Your core values are the ones that stay in place for very long periods of time and tend to endure even when other aspects of your life change. I like to think of these as the values that you cannot do without and will make you absolutely uncomfortable and acting out of step with yourself if you don’t respect them. They’re very important and tied to your belief system, so if you improve your self-esteem, your values may shift to accommodate your new beliefs, and likewise, if your self-esteem takes knock, your belief system can change as a result. What we believe is reflected in how we act and who we choose in our partners which is all the more reason to address what you believe to prevent you from doing stuff that sabotages your own happiness.
Everything else are what I consider ‘variable’ values and they change as you go through life. These values grow with you and reflect where you are at that point in time.They’re hobbies, interests, some personality traits and qualities, and for the most part, superficial stuff that are nice to have, but not absolutely crucial like your core values, even if it will feel like it at times. You’ll realise that a value fits in this category if you place a high value on it yet it doesn’t actually help the relationship to prosper – basically it makes little or no difference because other more important core values are not being met in the relationship.
To make it easier, let’s think of your core values as your primary values and everything else as your secondary values.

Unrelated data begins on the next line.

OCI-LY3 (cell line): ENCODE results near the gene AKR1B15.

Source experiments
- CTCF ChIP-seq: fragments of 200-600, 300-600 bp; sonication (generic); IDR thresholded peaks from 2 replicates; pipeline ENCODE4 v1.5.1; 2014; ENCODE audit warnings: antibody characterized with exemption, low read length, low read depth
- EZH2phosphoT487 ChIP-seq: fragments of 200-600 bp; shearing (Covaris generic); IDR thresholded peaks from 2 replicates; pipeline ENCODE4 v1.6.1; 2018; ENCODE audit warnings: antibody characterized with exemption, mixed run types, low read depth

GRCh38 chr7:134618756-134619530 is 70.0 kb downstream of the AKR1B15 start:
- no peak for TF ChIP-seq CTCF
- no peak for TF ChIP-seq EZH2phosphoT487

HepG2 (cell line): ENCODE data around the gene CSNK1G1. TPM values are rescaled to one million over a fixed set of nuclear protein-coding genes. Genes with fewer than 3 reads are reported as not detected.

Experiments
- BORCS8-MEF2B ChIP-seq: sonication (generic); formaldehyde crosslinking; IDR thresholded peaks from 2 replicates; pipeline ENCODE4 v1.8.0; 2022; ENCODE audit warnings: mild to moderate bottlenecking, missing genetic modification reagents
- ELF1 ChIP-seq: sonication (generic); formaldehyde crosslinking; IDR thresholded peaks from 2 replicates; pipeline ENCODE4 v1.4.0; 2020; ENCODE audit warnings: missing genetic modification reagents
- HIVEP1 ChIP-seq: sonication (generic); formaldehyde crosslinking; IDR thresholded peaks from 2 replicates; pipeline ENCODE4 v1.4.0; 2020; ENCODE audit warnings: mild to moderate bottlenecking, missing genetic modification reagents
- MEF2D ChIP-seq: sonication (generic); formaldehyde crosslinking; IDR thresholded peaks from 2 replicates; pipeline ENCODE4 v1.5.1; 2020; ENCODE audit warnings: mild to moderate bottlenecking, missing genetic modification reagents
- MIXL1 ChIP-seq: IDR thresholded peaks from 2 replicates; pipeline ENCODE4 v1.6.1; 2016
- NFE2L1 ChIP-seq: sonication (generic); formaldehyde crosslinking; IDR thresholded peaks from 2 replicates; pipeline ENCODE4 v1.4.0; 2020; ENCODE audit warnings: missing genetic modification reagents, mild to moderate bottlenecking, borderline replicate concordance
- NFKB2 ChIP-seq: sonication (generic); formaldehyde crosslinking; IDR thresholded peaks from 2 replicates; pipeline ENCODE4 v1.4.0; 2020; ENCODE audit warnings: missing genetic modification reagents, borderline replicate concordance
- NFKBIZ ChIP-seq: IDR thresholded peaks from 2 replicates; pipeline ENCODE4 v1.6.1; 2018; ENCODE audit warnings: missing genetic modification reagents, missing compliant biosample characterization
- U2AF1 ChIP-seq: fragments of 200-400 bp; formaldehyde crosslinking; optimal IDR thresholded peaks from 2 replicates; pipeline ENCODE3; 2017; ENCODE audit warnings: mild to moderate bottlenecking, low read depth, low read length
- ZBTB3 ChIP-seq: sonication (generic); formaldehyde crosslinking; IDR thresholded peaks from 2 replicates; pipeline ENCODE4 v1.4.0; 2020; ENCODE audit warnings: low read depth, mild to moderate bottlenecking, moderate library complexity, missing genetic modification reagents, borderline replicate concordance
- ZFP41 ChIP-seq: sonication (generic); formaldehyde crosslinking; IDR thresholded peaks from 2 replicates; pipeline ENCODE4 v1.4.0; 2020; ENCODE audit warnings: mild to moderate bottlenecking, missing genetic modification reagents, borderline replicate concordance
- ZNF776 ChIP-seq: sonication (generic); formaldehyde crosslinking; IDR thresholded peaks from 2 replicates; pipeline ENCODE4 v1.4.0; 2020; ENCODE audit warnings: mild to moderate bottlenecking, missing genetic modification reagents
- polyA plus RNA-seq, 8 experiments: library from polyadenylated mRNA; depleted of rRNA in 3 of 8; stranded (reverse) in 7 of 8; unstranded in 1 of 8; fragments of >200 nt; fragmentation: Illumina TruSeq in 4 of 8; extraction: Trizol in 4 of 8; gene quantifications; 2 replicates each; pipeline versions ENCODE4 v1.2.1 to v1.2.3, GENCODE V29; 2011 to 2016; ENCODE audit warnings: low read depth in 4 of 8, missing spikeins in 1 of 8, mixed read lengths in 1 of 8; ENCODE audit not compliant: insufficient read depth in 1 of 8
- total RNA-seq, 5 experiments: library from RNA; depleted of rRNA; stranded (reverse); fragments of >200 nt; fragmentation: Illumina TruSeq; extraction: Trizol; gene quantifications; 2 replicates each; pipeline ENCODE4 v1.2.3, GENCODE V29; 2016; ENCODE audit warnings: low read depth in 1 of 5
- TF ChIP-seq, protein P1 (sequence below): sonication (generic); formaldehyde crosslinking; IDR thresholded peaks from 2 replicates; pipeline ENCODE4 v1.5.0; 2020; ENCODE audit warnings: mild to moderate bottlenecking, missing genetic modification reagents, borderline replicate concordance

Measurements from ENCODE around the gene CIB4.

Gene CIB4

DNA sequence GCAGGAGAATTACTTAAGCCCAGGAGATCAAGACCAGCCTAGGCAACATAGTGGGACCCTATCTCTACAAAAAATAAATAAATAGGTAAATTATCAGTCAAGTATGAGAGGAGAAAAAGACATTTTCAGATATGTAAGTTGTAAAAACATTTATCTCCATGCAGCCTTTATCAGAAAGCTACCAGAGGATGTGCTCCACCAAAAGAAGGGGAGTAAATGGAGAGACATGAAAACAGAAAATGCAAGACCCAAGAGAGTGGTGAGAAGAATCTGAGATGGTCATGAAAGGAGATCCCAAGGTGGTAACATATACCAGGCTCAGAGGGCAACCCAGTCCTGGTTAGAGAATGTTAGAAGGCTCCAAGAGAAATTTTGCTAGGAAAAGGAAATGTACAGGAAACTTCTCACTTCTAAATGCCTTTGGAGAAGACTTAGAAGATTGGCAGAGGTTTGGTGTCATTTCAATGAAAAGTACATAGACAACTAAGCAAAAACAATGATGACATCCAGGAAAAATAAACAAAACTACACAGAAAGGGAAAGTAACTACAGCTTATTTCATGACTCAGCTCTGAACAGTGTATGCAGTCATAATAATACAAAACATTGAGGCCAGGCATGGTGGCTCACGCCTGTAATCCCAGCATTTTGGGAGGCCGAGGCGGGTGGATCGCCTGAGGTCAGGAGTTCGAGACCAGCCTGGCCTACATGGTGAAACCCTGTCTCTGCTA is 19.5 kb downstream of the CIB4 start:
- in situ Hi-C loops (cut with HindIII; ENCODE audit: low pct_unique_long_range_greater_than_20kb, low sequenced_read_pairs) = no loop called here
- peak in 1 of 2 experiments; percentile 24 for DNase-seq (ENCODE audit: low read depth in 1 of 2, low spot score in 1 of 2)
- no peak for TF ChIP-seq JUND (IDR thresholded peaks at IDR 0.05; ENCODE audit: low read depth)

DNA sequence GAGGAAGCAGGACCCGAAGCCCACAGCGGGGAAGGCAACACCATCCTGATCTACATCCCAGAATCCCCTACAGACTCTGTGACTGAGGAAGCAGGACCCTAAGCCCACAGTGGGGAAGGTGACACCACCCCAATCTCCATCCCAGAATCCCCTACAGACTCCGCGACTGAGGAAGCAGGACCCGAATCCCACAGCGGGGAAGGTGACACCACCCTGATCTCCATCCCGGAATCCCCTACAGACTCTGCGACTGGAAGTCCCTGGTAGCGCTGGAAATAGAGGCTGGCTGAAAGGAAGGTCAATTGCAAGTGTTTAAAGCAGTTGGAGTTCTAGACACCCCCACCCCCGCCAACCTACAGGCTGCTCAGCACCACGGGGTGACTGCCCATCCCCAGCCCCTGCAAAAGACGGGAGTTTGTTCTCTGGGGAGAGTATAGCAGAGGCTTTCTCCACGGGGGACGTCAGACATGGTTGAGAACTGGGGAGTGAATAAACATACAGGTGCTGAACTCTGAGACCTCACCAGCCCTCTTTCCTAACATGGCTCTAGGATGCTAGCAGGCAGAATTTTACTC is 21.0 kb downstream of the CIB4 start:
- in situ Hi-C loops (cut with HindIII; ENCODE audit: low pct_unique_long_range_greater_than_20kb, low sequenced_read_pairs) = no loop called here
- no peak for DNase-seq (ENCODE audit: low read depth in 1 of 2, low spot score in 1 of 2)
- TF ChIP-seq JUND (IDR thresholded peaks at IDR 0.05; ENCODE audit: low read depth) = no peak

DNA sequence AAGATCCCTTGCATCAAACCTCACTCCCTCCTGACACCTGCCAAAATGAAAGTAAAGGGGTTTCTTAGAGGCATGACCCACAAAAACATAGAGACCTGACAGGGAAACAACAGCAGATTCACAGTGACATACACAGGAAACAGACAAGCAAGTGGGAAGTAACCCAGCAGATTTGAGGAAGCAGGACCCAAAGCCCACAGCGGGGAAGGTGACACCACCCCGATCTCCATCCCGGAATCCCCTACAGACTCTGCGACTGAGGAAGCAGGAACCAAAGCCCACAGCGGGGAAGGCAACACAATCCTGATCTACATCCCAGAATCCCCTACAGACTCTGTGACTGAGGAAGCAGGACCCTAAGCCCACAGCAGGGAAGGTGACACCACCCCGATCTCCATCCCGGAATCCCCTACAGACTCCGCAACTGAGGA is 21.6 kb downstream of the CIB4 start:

There is no point in having the secondary values if the primary values are not in place.
This is because the secondary values only take on meaning and add to your relationship in the context of the primary values being met.
As I’ve said many times before, everything in relationships is contextual which is why it’s important to see the wood for the trees, the big picture, and basically ensure that those things that we’re focusing on and praising to high heaven are actually in context – if I had a pound for every woman who has told me about how the he helps the old lady down the street, everybody likes him, he’s respected by his peers, he’s a cop, he’s kind to animals and kids, he’s been married before, he goes to church etc, I’d be rich. These things mean nothing if they don’t do anything for you.
A great way of testing whether something is a primary or secondary value is to take something that you value and believe exists in your relationship and put it with something that is missing.
So for example:
If you believe in monogamy and commitment, and they don’t, it doesn’t matter that they’re successful, attractive, like a lot of the same things you do, make you laugh, and are respected by their peers.
Also compare yours and their values, so for example:
If you value intimacy and companionship, and they value their solitude, doing things their way, and no matter what they profess, they consistently do things that exclude you and make you feel anything but intimate or a companion, you are incompatible. The closer you get, the more they will move away. Even if they like a little intimacy, they only want it when they want it, which may be little. If you cannot manage on this, it’s not going to work. If he doesn’t want to get closer, it won’t work.